Police off the bill at rock festival

Author: JOHN McKIE

This weekend’s Reading Rock Festival will require all the peace and love it can muster – there will be no police officers on duty.

Thames Valley Police has withdrawn after a financial dispute with the promoters, Mean Fiddler. It is thought to be the first British festival – certainly the first time in the 23-year history of the Reading event – that there will be not be a police presence. Security guards will have to make citizen’s arrests and then take the miscreants off the festival site, where the police will deal with them.

The three-day festival, which attracts 50,000 music fans, is one of the most prestigious events on the rock calendar. This year’s bill includes Neil Young, Bjork, Paul Weller and Courtney Love’s band Hole.

Mean Fiddler said the police asked for a 258 per cent increase in its pounds 41,000 fee to pounds 141,000. Thames Valley Police argue that policing the privately-run event costs pounds 250,000. The police said they were willing to reduce their fee to pounds 117,000 but that Mean Fiddler would not go above pounds 50,000.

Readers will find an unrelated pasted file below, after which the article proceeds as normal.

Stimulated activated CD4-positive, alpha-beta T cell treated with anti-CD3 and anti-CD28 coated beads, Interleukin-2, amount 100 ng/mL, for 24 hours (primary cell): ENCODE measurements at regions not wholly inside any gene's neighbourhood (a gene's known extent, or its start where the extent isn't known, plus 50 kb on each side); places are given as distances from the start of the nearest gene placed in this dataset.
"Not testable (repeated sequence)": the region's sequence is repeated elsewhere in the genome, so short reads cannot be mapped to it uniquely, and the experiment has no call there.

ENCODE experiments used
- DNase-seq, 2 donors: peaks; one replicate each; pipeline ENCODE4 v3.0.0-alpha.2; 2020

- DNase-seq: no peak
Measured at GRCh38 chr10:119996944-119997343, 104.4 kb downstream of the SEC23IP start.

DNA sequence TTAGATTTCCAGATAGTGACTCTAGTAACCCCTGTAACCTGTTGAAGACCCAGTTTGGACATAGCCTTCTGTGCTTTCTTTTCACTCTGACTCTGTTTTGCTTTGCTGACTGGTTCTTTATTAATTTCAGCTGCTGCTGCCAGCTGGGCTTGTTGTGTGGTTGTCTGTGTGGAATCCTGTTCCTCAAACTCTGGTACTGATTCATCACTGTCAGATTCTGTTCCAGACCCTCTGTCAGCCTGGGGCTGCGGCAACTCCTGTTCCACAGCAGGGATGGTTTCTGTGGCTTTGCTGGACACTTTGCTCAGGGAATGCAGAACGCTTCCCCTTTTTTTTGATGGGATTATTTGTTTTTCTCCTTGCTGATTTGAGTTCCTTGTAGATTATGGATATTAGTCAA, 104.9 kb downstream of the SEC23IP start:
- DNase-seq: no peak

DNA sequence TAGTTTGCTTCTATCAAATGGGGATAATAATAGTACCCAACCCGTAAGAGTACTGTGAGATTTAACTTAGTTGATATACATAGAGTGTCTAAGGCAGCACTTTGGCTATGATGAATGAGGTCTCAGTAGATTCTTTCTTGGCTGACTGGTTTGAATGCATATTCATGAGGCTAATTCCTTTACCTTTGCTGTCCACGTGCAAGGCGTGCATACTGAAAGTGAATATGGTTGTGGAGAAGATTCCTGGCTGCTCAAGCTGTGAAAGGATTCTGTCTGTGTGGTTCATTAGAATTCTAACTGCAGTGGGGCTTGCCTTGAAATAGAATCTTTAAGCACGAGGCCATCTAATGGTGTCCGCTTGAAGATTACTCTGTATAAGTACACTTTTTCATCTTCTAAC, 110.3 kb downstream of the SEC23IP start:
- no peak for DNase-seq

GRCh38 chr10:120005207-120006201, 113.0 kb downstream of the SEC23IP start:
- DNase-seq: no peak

Ian Blair, Thames Valley Police’s assistant chief constable of territorial policing, said: “This is a private festival which costs a quarter of a million pounds of public money and they’re only paying pounds 41,000. If we give in, I will never get another penny from any festival or football club in Britain.

“Last year, we had 300 crimes and 150 arrests at the festival and we made around 100 arrests in 1992 and 1993.”

Mean Fiddler’s festival director, Melvin Benn, insisted “there was nothing to worry about”, stressing the peaceful nature of the event.

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